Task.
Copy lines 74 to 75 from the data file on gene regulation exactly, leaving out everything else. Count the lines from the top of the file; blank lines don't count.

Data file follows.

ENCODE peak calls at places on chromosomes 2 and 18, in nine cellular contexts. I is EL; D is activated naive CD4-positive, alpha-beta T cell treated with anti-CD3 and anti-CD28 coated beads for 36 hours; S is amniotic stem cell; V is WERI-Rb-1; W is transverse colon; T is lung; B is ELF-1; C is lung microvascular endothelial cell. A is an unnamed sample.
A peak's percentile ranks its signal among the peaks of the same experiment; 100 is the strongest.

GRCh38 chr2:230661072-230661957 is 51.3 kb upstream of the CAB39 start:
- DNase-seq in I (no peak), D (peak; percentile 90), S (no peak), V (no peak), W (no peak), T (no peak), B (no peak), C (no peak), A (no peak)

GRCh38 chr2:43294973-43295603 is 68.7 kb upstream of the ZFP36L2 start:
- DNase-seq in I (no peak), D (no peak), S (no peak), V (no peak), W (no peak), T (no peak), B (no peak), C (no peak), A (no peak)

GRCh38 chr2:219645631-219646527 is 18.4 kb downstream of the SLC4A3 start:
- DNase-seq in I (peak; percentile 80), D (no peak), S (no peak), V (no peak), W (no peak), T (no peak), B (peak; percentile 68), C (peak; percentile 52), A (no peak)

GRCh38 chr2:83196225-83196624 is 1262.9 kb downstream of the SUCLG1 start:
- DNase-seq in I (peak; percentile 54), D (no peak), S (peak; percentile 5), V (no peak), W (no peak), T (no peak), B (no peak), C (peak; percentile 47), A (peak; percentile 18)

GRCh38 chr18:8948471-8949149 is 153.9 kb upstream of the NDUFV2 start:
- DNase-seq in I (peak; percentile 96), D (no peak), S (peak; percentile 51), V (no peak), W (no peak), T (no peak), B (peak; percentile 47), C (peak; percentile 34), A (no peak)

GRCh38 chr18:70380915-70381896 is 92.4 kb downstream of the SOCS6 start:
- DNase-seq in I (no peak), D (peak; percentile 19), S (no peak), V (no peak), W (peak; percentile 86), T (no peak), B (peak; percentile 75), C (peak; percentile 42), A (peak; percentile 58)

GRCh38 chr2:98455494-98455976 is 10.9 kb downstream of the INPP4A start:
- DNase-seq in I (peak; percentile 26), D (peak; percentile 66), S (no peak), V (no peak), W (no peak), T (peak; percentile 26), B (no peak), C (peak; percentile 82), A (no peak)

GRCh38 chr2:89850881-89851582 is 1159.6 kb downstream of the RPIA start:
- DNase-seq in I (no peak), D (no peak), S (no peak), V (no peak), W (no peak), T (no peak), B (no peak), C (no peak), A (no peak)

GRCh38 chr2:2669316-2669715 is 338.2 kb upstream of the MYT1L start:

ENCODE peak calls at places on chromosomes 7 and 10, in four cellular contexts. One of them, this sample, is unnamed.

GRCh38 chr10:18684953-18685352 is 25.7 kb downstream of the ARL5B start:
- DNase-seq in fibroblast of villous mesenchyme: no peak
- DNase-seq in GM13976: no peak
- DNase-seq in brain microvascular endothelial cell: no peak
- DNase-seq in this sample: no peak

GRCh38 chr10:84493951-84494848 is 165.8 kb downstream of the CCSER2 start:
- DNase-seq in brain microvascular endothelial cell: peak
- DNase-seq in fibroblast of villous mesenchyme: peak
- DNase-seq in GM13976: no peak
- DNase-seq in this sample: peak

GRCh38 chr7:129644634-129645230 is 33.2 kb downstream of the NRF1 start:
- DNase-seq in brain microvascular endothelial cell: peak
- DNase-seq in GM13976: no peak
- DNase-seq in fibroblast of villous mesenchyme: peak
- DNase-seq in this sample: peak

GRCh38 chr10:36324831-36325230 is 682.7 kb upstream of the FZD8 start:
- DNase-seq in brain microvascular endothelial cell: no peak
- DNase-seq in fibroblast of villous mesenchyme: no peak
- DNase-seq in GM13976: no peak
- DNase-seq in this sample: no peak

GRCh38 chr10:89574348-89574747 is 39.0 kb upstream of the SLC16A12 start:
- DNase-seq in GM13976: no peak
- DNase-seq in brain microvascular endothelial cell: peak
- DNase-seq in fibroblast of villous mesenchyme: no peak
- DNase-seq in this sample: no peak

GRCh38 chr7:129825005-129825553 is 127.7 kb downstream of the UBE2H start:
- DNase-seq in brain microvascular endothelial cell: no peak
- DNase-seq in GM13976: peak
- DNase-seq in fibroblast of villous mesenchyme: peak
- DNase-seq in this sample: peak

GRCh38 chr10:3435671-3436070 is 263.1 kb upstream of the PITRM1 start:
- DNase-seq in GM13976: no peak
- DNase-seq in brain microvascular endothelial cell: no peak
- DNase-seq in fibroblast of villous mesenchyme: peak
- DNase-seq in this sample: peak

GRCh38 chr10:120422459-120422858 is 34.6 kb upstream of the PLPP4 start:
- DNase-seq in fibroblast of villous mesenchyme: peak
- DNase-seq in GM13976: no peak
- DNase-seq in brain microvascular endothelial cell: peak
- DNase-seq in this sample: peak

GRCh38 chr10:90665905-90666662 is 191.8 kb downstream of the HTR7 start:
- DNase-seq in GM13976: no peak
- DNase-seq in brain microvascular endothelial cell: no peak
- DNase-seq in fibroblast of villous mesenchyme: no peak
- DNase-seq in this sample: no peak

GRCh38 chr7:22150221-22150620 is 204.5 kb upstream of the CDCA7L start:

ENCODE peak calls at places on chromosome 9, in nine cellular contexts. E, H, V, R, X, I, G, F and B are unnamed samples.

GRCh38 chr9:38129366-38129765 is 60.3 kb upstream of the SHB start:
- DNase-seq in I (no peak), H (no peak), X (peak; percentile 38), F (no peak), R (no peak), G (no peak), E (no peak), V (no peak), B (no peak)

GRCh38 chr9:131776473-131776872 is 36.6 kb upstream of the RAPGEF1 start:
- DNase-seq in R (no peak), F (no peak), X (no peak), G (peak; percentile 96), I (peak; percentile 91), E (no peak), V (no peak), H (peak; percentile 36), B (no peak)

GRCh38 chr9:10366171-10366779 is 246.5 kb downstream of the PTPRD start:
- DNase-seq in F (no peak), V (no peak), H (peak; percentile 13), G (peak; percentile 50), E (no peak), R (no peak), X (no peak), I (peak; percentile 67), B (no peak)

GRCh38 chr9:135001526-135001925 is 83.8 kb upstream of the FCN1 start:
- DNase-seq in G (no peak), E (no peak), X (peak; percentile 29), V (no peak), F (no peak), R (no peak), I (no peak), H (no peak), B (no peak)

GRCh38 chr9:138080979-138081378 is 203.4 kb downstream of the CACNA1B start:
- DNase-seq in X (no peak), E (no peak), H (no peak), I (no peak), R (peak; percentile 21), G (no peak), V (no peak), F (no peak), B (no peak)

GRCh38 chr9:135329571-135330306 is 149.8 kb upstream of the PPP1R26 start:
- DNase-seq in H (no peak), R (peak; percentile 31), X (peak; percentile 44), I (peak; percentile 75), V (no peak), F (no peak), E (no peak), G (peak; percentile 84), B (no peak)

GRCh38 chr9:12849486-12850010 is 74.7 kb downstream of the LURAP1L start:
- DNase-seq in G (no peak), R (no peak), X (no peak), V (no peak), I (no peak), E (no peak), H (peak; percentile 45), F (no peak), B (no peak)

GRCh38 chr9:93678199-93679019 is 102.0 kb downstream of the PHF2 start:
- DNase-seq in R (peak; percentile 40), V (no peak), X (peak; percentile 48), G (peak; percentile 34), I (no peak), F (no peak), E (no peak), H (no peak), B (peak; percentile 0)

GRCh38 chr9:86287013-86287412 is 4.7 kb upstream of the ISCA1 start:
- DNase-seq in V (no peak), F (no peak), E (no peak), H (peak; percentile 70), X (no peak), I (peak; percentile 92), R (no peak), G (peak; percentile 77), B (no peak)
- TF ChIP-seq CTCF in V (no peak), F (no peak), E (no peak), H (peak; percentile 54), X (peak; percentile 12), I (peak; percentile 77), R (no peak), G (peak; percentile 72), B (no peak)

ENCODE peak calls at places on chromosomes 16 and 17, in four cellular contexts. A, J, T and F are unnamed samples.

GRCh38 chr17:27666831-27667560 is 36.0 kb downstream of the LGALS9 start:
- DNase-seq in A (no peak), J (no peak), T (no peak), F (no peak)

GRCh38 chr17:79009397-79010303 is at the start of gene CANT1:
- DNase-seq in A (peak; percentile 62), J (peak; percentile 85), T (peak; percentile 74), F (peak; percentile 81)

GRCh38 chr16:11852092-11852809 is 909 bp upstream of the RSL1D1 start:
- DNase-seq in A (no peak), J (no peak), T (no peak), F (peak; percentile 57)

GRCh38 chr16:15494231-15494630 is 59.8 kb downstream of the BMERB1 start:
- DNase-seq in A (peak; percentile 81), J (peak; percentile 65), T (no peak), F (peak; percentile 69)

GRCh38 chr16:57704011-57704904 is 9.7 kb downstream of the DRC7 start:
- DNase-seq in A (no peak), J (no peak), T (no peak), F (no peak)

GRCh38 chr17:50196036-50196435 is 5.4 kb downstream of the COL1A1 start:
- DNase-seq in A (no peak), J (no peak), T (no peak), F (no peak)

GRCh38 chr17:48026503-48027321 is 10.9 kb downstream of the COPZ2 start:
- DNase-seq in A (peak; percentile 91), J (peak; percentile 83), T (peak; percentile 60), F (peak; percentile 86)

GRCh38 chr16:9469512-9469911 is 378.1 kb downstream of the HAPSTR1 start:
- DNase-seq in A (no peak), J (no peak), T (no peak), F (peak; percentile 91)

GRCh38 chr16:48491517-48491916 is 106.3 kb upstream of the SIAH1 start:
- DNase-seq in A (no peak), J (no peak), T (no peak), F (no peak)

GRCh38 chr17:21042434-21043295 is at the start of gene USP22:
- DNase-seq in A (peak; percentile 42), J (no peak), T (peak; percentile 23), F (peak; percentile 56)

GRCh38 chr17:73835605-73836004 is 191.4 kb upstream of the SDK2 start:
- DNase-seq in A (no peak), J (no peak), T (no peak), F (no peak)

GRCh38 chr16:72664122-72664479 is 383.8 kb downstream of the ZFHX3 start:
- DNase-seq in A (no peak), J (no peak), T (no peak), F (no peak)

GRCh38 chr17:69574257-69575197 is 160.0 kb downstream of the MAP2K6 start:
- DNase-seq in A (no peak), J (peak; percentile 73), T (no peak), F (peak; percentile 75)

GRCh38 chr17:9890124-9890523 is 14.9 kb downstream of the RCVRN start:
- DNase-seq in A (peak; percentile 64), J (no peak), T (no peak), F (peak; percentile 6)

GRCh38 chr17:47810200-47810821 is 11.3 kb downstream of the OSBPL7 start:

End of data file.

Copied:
GRCh38 chr9:135001526-135001925 is 83.8 kb upstream of the FCN1 start:
- DNase-seq in G (no peak), E (no peak), X (peak; percentile 29), V (no peak), F (no peak), R (no peak), I (no peak), H (no peak), B (no peak)